Olympic Sports Fiftysomethings Should Try: Boxing
The 'sweet science' delivers about as sweet a workout as you can get
This is the fourth article in a five-part series from writer Matthew Solan on Olympic sports that fiftysomething readers can take up to boost their fitness.
At the London Games, men and, for the first time, women will duke it out in a boxing competition that casual fans of the sport might not recognize. Far from the brutal, bloody competition shown on pay-per-view and depicted in movies, the Olympic event emphasizes skill, technique and execution. Amateur boxers wear headgear, unlike the pros, and their bouts consist of three three-minute rounds for the men, and four two-minute rounds for women. (Professional bouts can last for 12 three-minute rounds.)
Male boxers in London will compete for medals in 10 weight classes, the women in three. Cuba, Russia and Ukraine are expected to collect the most golds among the men; only 114-pounder Rau'shee Warren is considered to be a strong American contender. In the women's competition, which begins on August 5, the U.S. has higher hopes, led by 132-pound Quanitta "Queen" Underwood and 165-pound Claressa Shields. Host Great Britain has strong contenders in all three women's weight classes. (Learn more about Team USA's boxers here.)
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Olympic fighters win by knocking out their opponents or scoring the most points. One point is awarded for every punch landed with the marked white part of their glove on the opponent’s head or upper body. The boxer judged to have won a round (usually by landing the most successful punches) is awarded 10 points; the loser gets nine. Any boxer with a 12-point lead automatically wins.
Your Boxing Workout
You may think of yourself as a lover, not a fighter, but you don’t have to hurt anyone to enjoy the extraordinary fitness benefits of boxing training. A recent informal American Council on Exercise survey of top exercise physiologists and athletic trainers rated boxers as the second-most fit athletes, behind only decathletes. Many boxing clubs, gyms and fitness centers offer boxing classes that will help get you in fighting trim.
In addition to the obvious physical and emotional benefits — increased upper body strength and muscle tone, improved balance and footwork, and the ultimate stress reliever of being able to punch something (a bag, not a person) as hard as you can — boxing training also builds mental prowess. “It promotes awareness and improves your ability to make quick choices, and it keeps your eyes sharp and your motor skills and coordination intact,” says Bonnie Canino, 50, a former world featherweight champion and the owner of Canino’s Karate and Boxing Studio in Dania Beach, Fla. “There is no time to think about anything except what you are doing at that moment.”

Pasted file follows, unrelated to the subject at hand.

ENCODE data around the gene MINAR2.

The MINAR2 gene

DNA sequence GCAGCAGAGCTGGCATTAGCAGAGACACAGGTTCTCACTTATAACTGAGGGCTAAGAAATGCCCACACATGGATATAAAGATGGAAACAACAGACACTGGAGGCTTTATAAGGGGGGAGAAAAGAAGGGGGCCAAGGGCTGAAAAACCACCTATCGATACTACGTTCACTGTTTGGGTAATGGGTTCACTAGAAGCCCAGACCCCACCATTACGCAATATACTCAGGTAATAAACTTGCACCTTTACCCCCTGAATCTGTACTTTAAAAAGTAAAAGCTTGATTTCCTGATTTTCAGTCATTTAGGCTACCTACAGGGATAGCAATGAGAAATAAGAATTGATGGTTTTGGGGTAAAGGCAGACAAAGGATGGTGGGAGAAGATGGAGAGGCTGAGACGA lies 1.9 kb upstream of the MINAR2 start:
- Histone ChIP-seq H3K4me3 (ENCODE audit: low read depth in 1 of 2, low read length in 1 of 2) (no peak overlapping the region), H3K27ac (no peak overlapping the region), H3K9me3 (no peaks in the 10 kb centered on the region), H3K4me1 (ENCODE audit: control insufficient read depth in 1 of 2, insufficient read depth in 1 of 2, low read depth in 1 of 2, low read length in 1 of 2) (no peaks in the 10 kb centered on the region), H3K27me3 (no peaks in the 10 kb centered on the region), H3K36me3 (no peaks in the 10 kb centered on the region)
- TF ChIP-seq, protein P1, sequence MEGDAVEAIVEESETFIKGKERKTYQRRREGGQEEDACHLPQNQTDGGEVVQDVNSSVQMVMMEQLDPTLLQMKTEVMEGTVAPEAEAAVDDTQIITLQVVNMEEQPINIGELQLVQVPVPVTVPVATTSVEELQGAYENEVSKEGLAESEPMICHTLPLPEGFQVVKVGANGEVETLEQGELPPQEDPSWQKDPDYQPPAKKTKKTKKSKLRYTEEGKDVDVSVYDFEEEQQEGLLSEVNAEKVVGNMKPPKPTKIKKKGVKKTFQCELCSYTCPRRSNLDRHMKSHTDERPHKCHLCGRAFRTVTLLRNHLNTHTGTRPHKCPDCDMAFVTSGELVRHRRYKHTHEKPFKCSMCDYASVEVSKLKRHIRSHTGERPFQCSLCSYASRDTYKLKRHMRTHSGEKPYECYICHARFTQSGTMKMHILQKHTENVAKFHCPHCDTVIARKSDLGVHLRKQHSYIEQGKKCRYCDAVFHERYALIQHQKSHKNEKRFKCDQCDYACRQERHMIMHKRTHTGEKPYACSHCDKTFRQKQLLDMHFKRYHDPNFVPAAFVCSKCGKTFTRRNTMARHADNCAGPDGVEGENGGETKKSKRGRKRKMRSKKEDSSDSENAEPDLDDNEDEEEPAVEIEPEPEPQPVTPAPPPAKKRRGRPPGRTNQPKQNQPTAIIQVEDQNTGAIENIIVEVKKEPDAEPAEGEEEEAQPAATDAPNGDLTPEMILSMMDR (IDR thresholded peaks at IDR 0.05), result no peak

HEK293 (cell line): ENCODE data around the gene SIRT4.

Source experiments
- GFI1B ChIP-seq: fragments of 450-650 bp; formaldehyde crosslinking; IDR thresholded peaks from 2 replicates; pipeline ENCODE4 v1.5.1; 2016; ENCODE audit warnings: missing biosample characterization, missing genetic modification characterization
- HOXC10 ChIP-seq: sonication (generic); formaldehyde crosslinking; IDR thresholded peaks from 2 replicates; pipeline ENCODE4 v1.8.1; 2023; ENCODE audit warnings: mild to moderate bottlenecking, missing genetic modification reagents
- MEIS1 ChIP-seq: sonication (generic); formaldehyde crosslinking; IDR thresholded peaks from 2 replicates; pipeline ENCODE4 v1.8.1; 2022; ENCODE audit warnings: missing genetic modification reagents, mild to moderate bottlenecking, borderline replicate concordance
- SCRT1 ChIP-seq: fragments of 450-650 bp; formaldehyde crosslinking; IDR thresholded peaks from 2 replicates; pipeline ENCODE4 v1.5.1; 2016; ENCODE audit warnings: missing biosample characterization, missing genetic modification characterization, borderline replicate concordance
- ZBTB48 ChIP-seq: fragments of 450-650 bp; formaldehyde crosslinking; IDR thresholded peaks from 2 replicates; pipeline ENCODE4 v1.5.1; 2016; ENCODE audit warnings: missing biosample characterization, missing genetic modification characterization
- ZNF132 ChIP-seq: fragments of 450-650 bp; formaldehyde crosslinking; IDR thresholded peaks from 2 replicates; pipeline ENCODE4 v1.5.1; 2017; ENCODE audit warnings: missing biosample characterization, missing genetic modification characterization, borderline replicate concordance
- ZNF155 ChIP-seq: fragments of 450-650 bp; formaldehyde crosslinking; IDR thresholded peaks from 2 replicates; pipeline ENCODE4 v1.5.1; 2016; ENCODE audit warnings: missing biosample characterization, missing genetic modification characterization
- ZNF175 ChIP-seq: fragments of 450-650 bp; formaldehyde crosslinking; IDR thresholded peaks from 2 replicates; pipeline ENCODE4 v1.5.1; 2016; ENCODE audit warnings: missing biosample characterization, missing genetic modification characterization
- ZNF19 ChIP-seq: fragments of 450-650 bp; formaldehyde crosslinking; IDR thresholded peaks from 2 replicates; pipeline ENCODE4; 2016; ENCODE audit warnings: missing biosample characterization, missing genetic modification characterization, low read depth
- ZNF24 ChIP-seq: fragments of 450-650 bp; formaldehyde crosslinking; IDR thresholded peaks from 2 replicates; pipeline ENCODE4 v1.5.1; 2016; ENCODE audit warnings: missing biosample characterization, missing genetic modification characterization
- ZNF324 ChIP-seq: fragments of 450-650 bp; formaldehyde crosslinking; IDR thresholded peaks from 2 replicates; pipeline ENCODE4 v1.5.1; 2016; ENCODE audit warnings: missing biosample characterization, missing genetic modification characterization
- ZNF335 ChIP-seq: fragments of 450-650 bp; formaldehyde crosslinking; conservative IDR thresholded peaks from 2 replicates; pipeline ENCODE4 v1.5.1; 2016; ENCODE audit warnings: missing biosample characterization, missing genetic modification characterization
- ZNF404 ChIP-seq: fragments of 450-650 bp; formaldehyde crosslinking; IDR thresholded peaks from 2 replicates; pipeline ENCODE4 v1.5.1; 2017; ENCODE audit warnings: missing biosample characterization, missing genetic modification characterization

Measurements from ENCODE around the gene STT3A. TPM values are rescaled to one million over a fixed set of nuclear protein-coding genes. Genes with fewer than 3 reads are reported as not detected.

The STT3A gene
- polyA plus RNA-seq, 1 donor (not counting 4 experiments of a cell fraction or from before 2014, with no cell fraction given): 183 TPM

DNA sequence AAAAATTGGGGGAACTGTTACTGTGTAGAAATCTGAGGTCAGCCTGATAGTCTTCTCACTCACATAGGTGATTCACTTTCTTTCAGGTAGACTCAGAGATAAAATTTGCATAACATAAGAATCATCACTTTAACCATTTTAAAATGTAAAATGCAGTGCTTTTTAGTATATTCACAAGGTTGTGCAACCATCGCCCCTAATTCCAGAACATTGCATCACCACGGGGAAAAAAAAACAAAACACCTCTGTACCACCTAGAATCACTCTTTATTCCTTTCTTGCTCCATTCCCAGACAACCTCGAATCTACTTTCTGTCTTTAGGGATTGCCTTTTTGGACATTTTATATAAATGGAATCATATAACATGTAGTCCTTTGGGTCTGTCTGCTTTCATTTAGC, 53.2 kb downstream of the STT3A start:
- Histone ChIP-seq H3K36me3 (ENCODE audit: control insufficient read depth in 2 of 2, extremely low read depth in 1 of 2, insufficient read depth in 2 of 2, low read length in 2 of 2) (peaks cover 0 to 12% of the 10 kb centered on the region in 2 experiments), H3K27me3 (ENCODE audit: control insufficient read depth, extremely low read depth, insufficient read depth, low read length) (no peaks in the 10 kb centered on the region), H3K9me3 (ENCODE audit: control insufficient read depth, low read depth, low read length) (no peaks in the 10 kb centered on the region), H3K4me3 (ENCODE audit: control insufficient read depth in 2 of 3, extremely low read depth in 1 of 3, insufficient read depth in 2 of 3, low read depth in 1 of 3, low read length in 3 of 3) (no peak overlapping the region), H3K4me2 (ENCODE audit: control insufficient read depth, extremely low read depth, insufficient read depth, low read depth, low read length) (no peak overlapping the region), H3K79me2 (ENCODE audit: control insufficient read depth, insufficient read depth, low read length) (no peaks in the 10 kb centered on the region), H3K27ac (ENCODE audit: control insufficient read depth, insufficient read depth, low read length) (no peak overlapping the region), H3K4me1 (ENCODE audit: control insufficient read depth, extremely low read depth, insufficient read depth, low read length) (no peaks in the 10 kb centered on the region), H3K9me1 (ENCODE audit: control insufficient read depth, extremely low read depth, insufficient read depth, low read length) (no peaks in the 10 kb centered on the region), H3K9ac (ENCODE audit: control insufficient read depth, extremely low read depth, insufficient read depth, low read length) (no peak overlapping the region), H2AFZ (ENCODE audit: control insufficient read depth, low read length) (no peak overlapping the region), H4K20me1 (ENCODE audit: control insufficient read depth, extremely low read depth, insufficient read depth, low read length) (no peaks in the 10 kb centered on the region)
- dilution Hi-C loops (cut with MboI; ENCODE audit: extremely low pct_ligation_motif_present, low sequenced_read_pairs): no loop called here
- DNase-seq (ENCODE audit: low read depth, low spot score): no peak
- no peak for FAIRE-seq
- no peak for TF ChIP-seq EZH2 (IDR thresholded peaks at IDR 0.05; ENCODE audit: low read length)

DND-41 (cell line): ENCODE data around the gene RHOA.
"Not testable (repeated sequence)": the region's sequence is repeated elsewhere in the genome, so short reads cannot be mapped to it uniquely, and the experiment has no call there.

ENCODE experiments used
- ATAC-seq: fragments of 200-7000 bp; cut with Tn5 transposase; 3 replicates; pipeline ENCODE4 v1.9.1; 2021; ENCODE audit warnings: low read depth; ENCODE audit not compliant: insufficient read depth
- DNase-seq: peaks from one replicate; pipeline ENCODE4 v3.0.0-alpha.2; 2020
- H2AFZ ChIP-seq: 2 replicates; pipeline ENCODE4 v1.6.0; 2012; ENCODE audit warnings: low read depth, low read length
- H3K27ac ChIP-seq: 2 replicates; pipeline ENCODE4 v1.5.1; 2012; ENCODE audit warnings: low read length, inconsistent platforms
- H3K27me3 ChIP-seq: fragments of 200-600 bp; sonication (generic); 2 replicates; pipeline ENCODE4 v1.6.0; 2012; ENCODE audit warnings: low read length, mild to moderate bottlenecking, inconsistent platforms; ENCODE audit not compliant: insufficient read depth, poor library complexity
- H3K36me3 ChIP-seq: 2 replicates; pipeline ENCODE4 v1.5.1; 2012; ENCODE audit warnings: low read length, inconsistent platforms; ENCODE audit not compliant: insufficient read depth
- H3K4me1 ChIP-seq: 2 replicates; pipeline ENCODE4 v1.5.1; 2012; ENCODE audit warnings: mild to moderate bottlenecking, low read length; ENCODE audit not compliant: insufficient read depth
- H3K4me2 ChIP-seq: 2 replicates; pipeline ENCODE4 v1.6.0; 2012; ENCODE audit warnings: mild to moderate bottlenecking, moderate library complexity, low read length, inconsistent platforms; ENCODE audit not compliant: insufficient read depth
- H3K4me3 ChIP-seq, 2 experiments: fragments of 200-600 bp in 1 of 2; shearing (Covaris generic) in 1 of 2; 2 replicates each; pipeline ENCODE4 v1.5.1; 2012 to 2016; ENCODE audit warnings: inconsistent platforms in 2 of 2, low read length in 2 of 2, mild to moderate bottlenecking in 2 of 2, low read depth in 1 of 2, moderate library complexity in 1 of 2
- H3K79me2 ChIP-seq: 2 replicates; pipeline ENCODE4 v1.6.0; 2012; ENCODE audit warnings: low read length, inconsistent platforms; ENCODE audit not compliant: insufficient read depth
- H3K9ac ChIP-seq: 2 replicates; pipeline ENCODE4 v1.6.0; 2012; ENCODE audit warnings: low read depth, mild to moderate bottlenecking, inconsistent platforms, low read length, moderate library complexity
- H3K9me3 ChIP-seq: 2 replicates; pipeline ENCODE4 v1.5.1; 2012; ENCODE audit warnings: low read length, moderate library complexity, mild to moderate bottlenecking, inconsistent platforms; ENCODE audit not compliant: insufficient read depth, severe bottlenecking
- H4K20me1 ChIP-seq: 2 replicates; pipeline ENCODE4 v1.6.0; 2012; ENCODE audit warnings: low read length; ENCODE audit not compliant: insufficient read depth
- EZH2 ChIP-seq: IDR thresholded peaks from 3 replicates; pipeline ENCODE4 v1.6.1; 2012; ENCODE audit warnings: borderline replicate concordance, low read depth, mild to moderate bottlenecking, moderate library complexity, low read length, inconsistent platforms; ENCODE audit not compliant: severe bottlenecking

Boxing workout sessions vary, but many follow this basic format:
After 20 minutes of warm-up exercises and three-minute rounds of jump rope and shadow boxing, you move on to bag training and practice major stances and punches, such as the jab, cross, hook and uppercut. Boxers use two types of punching bags: the small, teardrop-shaped “speed bag,” which hones reflexes and repetitive punching skills; and the much larger "heavy bag," for practicing power punching and body blows. To promote greater speed, agility and stamina, coaches will weave free weights, rowing machines and medicine ball exercises into the workout, along with plyometrics, quick jumping exercises that boost muscle elasticity.
Boxing training is inexpensive. Hand wraps and a good pair of training gloves are the only gear you'll need to purchase. (Many gyms have gloves you can borrow, but your own pair should be more comfortable, not to mention sanitary.) Hand wraps, which are worn under your gloves, protect bones and tendons from injury and support your wrists and thumbs.
Your gloves should be matched to your size or body weight so they add comfort and protection without putting stress on your arms, says trainer Santi Magno of boxing-4-fitness.com, who recommends 10 oz. gloves if you weigh 120 pounds or less; 10-12 oz. gloves if you're between 120 and 160 pounds; 12-14 oz. gloves if you're between 160 and 180; and a 16-20 oz. pair if you weigh 180 pounds or more. Be sure to wear your hand wraps when glove shopping to ensure a proper fit. And choose gloves with hook-and-loop straps; they're not as snug as lace gloves, but you'll be able to put them on without help.
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Boxing can be a fierce workout. You can expect to burn about 350 to 800 calories per hour, depending on your weight, gender and workout intensity. In the beginning, you may find you need a day off from exercising to recover, Canino says, but don’t let that discourage you. Boxing can also accommodate many physical restrictions. “You do what you can," she says, "just like in life." If one element of the workout is beyond your physical ability, a good trainer can suggest a substitute exercise to keep you moving.
The best part of boxing training is that it can make you feel like you really are the greatest. As you gain confidence and stamina, you may even decide to try a round or two of actual sparring. As Canino says, "If you can box, you can do anything.”
Where You Can Get in the Ring
Besides dedicated boxing gyms and clubs, many local and franchise gym sites offer boxing workout classes. Here are five sites that can help you find a class near you: iSport Boxing, GymsNearYou, LA Boxing (a national chain), the Title Boxing Club and BoxingGyms.com.
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